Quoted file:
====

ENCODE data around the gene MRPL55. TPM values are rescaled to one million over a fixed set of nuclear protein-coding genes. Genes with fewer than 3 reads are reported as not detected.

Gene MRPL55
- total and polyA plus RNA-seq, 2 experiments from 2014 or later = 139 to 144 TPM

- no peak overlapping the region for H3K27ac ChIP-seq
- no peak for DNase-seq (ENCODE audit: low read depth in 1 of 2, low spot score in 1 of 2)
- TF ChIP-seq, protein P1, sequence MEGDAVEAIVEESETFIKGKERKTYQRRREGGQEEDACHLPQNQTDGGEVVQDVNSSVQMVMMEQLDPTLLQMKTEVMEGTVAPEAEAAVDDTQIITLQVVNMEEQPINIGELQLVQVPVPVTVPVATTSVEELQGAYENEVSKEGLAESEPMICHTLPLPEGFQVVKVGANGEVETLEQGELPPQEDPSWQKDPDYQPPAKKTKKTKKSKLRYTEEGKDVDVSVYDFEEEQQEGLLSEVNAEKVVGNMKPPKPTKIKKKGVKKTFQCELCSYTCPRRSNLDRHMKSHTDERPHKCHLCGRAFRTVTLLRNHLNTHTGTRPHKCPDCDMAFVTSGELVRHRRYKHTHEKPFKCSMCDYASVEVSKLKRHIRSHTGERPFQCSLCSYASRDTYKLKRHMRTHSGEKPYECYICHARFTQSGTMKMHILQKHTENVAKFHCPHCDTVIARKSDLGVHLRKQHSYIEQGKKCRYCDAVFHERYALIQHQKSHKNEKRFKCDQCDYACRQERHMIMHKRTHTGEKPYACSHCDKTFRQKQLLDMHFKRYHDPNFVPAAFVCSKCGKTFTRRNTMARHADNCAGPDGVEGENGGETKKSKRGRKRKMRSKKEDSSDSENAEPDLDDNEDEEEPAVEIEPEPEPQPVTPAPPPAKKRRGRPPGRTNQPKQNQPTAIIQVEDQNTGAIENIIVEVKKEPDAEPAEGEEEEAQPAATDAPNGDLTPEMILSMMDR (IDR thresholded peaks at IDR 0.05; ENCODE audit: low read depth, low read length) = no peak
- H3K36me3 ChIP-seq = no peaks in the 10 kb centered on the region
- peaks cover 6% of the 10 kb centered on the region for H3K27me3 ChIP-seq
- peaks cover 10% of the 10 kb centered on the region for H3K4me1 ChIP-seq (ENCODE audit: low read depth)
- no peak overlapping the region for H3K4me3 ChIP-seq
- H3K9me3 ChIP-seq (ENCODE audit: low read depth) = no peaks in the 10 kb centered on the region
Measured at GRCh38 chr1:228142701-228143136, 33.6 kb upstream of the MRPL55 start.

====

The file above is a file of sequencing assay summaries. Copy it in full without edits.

ENCODE data around the gene MRPL55. TPM values are rescaled to one million over a fixed set of nuclear protein-coding genes. Genes with fewer than 3 reads are reported as not detected.

Gene MRPL55
- total and polyA plus RNA-seq, 2 experiments from 2014 or later = 139 to 144 TPM

- no peak overlapping the region for H3K27ac ChIP-seq
- no peak for DNase-seq (ENCODE audit: low read depth in 1 of 2, low spot score in 1 of 2)
- TF ChIP-seq, protein P1, sequence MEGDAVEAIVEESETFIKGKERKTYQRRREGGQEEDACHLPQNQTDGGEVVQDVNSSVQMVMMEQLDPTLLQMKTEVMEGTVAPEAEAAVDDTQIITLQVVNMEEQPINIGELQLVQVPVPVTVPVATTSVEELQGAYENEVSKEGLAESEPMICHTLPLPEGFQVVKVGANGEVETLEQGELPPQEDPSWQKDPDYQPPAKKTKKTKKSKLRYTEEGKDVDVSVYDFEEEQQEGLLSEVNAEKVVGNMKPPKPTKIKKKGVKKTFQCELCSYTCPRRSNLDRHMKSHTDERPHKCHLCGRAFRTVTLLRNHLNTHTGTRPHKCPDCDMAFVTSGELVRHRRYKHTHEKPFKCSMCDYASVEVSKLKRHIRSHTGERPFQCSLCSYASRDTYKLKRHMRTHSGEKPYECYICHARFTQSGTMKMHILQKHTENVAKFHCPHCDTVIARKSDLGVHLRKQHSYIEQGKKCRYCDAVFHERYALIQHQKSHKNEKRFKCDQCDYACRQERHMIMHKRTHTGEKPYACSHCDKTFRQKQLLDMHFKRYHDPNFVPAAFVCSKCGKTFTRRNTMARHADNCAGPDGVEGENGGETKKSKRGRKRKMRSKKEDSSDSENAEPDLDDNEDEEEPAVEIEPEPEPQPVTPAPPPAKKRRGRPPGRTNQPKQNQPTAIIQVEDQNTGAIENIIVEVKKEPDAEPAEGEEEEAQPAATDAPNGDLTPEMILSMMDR (IDR thresholded peaks at IDR 0.05; ENCODE audit: low read depth, low read length) = no peak
- H3K36me3 ChIP-seq = no peaks in the 10 kb centered on the region
- peaks cover 6% of the 10 kb centered on the region for H3K27me3 ChIP-seq
- peaks cover 10% of the 10 kb centered on the region for H3K4me1 ChIP-seq (ENCODE audit: low read depth)
- no peak overlapping the region for H3K4me3 ChIP-seq
- H3K9me3 ChIP-seq (ENCODE audit: low read depth) = no peaks in the 10 kb centered on the region
Measured at GRCh38 chr1:228142701-228143136, 33.6 kb upstream of the MRPL55 start.